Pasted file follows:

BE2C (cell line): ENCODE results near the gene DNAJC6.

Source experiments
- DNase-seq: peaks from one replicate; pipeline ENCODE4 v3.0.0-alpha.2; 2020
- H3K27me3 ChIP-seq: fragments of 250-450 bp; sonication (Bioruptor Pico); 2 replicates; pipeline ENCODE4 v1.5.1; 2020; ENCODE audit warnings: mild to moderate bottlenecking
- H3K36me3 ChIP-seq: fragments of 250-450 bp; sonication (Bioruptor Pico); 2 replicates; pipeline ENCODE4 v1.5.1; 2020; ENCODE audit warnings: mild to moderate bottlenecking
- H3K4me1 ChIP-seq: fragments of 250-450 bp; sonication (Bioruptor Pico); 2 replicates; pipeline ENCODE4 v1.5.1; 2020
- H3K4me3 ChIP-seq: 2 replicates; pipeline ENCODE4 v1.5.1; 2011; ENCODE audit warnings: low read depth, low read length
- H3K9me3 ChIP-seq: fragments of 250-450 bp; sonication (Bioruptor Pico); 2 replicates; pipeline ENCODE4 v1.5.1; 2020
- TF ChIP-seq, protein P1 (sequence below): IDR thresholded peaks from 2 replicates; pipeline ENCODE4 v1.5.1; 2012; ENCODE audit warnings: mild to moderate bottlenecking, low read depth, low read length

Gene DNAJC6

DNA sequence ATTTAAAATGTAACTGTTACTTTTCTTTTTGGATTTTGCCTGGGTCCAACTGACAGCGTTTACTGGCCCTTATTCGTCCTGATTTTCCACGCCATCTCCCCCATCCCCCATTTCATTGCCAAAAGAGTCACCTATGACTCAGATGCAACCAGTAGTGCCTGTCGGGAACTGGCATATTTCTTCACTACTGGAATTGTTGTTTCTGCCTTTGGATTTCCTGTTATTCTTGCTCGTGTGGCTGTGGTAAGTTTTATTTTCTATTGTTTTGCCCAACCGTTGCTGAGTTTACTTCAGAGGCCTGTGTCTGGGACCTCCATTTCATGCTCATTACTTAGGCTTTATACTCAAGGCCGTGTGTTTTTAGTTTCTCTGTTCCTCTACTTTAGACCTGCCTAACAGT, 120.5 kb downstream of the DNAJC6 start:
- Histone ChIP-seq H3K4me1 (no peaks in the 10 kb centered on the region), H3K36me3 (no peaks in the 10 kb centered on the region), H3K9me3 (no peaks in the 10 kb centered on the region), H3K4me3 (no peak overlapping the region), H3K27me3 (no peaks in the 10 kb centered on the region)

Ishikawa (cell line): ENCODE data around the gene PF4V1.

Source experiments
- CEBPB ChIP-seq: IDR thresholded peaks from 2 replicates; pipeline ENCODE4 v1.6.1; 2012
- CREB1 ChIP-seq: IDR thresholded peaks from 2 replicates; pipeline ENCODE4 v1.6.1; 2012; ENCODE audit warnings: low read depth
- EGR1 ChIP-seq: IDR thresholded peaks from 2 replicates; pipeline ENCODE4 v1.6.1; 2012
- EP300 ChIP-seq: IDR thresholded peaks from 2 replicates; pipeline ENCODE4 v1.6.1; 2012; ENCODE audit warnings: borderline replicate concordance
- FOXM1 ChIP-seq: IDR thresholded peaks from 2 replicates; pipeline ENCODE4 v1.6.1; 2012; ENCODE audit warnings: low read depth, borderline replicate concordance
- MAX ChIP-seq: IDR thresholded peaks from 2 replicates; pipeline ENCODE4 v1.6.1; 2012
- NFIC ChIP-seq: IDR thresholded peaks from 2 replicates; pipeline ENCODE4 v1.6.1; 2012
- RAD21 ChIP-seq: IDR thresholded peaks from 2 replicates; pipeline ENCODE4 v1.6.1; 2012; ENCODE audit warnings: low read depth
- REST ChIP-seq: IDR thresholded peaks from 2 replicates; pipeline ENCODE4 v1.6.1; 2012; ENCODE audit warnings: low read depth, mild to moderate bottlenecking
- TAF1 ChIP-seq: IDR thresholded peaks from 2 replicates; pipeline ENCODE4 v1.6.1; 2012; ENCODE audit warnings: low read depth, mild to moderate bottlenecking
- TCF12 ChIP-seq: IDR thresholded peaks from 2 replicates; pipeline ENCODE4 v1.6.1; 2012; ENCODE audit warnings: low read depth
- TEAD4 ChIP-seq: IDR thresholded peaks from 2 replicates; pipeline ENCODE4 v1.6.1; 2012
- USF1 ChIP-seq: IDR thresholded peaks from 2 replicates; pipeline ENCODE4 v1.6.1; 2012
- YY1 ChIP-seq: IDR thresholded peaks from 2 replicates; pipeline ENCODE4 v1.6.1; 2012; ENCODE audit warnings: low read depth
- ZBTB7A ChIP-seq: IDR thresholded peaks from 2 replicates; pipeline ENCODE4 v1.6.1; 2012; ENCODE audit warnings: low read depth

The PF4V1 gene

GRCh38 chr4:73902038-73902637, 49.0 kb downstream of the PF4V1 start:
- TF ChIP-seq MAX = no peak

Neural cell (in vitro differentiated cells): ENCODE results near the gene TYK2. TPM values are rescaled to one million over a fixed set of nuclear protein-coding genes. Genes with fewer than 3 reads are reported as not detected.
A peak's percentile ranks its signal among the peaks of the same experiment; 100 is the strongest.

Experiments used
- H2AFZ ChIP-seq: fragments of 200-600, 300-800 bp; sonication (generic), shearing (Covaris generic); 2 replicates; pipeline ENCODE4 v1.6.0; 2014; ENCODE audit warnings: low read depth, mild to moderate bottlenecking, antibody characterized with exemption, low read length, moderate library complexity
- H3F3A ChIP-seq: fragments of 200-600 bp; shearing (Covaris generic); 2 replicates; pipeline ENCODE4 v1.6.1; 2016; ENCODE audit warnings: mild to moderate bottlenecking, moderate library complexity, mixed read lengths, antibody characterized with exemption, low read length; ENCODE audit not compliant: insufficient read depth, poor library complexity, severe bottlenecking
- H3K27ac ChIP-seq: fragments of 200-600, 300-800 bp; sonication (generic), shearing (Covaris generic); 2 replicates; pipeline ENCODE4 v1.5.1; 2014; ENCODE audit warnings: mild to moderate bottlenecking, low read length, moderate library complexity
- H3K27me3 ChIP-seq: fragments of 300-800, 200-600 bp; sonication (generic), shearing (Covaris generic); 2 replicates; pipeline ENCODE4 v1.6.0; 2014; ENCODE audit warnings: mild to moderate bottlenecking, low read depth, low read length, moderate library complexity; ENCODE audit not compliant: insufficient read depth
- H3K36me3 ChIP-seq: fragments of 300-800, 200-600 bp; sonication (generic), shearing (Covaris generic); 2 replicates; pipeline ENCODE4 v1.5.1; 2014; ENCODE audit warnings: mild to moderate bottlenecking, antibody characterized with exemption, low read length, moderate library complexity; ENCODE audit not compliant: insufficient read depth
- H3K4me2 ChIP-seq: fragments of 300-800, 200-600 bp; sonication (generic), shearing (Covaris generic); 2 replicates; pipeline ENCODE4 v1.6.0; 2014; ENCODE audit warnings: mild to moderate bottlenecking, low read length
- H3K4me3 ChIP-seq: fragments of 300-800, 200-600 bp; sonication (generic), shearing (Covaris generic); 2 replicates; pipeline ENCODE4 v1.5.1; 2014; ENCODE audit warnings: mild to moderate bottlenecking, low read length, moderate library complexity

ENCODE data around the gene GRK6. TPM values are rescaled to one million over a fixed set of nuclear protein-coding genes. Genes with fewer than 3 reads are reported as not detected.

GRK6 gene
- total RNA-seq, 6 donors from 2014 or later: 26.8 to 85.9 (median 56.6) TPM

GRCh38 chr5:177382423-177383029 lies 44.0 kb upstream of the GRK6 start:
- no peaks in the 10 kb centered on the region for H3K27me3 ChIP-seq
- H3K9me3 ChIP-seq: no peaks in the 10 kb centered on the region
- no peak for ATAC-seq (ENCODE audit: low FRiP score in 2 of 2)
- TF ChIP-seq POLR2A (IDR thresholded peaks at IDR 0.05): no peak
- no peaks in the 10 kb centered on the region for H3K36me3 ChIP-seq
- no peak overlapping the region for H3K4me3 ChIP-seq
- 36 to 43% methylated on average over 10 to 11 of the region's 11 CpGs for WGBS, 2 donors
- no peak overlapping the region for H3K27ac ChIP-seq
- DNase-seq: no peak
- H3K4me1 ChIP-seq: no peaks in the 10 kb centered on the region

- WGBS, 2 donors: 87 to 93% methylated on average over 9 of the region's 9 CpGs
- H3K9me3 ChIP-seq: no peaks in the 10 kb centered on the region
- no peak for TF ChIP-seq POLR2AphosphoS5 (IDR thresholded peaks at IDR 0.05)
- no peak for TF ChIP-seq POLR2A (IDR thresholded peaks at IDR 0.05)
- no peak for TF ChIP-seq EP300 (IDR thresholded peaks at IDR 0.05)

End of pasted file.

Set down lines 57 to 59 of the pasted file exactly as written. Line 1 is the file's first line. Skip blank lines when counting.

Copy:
- WGBS, 2 donors: 87 to 93% methylated on average over 9 of the region's 9 CpGs
- H3K9me3 ChIP-seq: no peaks in the 10 kb centered on the region
- no peak for TF ChIP-seq POLR2AphosphoS5 (IDR thresholded peaks at IDR 0.05)